The-Trees-UK-cover-1
2023 Shortlist

The Trees

artwork-image

ABOUT
THE BOOK

In The Trees, Percival Everett uses the genre of comic supernatural crime fiction for what readers eventually realise is a more serious purpose than we might first expect. All of the usual elements of the genre are here: a series of grisly crimes, a pair of wise-cracking detectives, and a mysterious old lady who lives on the edge of town. The town, in this case, is Money, Mississippi (or, more precisely, the nearby suburb of Small Change), where two horribly mutilated bodies have turned up – one White, one Black. When the body of the deceased Black man disappears from the local morgue, only to reappear inexplicably at another murder scene, we may think that we are in familiar territory for horror fiction. It is not until we realise that the two dead White men are descendants of the men who lynched Emmett Till, the 14-year-old African American who was murdered in Mississippi in 1955, that Everett’s more serious purpose starts to become apparent. Ultimately, The Trees emerges as a passionate and unremitting novel about the legacy of racially-inspired hate crimes in the United States, extending beyond African-Americans to Chinese-Americans and Native Americans. Seldom has a writer turned the disturbing power of horror and supernatural fiction to such an urgent purpose than in this compelling novel.

Percival Everett’s The Trees is a page-turner that opens with a series of brutal murders in the rural town of Money, Mississippi. When a pair of detectives from the Mississippi Bureau of Investigation arrive, they meet expected resistance from the local sheriff, his deputy, the coroner, and a string of racist White townsfolk. The murders present a puzzle, for at each crime scene there is a second dead body: that of a man who resembles Emmett Till. The detectives suspect that these are killings of retribution, but soon discover that eerily similar murders are taking place all over the country. Something truly strange is afoot. As the bodies pile up, the MBI detectives seek answers from a local root doctor who has been documenting every lynching in the country for years, uncovering a history that refuses to be buried. In this bold, provocative book, Everett takes direct aim at racism and police violence, and does so in fast-paced style that ensures the reader can’t look away. The Trees is an enormously powerful novel of lasting importance from an author with his finger on America’s pulse.

 

ABOUT
THE AUTHOR Percival
Everett

Percival Everett is a professor of English at the University of Southern California and the author of sixteen books, including Wounded, American Desert, Erasure, and Glyph. He lives in L.A. and British Columbia.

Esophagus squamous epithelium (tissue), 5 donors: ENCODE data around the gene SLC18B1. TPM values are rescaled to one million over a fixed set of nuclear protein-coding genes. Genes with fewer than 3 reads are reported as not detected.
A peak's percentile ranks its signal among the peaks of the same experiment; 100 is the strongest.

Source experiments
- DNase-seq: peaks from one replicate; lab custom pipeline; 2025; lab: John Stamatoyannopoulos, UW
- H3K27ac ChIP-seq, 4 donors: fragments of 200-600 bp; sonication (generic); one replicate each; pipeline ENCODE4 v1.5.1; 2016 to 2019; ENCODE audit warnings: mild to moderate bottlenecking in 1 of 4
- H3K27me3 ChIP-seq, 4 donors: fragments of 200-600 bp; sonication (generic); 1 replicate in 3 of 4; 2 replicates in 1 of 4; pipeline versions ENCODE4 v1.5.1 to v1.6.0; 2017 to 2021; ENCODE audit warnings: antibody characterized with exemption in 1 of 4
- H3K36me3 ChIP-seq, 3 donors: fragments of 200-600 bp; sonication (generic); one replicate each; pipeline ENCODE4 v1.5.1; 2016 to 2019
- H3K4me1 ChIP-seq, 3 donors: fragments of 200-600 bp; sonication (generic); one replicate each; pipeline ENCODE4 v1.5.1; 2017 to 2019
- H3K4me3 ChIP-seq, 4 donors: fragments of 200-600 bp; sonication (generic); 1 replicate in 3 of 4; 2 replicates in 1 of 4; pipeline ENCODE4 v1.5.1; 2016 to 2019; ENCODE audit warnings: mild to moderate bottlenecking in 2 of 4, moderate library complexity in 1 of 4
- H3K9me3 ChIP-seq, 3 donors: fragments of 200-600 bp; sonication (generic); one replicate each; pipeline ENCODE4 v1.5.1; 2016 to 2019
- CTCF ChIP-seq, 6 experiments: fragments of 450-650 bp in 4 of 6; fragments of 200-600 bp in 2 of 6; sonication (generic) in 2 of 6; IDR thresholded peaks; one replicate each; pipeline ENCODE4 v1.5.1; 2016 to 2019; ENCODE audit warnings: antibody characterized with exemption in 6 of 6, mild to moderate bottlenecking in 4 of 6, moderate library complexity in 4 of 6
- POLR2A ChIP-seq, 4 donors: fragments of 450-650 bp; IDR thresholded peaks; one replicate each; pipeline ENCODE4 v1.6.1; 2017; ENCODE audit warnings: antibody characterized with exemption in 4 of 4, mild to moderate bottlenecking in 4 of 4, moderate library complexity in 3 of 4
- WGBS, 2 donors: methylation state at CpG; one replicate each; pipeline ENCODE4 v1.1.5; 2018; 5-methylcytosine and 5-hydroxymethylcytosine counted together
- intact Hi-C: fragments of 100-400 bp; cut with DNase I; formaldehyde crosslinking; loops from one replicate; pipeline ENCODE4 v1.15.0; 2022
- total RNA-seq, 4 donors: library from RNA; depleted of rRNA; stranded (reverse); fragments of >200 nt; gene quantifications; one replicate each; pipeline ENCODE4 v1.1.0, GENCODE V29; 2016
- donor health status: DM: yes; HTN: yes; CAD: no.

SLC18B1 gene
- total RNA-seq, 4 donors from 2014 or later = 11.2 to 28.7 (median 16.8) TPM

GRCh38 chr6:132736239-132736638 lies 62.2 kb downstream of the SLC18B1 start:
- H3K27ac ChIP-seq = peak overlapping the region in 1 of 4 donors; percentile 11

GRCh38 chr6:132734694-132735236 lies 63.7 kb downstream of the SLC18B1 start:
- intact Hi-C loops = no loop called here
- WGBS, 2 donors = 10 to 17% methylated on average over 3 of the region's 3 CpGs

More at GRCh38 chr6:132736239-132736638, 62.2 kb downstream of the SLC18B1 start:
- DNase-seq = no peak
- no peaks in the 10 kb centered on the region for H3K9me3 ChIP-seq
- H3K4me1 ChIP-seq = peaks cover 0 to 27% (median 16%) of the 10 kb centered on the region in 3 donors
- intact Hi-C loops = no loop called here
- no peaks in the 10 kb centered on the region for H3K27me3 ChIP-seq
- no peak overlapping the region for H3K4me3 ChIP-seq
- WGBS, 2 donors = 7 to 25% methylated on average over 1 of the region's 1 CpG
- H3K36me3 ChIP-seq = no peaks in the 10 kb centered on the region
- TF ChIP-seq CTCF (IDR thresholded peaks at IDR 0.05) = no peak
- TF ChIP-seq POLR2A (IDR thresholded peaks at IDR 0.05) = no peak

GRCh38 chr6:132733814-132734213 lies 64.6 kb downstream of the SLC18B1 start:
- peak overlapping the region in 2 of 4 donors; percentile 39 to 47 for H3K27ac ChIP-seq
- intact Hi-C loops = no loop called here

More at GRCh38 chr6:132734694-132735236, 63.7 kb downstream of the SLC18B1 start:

Percival Everett is a professor of English at the University of Southern California and the author of sixteen books, including Wounded, American Desert, Erasure, and Glyph. He lives in L.A. and British Columbia.

We're sorry, but we couldn't find any translators matching your search. Please try using different keywords or check back later as we regularly update our collection.

NOMINATING LIBRARY COMMENTS

The Trees is a powerful social satire of lasting importance. – Free Library of Philadelphia, USA

ADDITIONAL INFORMATION

Date published
21/02/2021
Country
United States
Original Language
English
Publisher
Graywolf Press

RELATED FEATURES

Audio June 11 2024

All About Books: Katy Conneely, Dublin City FM on the 2024 Dublin Literary Award Ceremony

In her 'All About Books' podcast Katy Conneely attends the Winning Ceremony of the 2024 Dublin Literary Award on 23rd May 2024 and provides some highlights of the ceremony
Video June 5 2024

2024 Dublin Literary Award Winners Mircea Cărtărescu and Sean Cotter In Conversation

Mircea Cărtărescu and Sean Cotter, winners of the 2024 Dublin Literary Award take an in-depth look at the winning title, Solenoid with Alex Clarke as part of International Literature Festival Dublin.
Video May 31 2024

Dublin Literary Award 2024 Winner Announcements Highlights

Romanian author Mircea Cărtărescu and translator Sean Cotter have been announced as winners of the 2024 Dublin Literary Award on Thursday 23rd of May, for the novel Solenoid.
Video May 8 2024

Alexis Wright – Praiseworthy Q&A

Q&A with Alexis Wright, one of the six shortlisted authors for the 2024 Dublin Literary Award in which she discusses her passion for libraries and explores the influences behind her novel Praiseworthy

STAY CONNECTED

Stay in touch and sign up to our newsletter to receive all the latest news and updates on the Dublin Literary Award.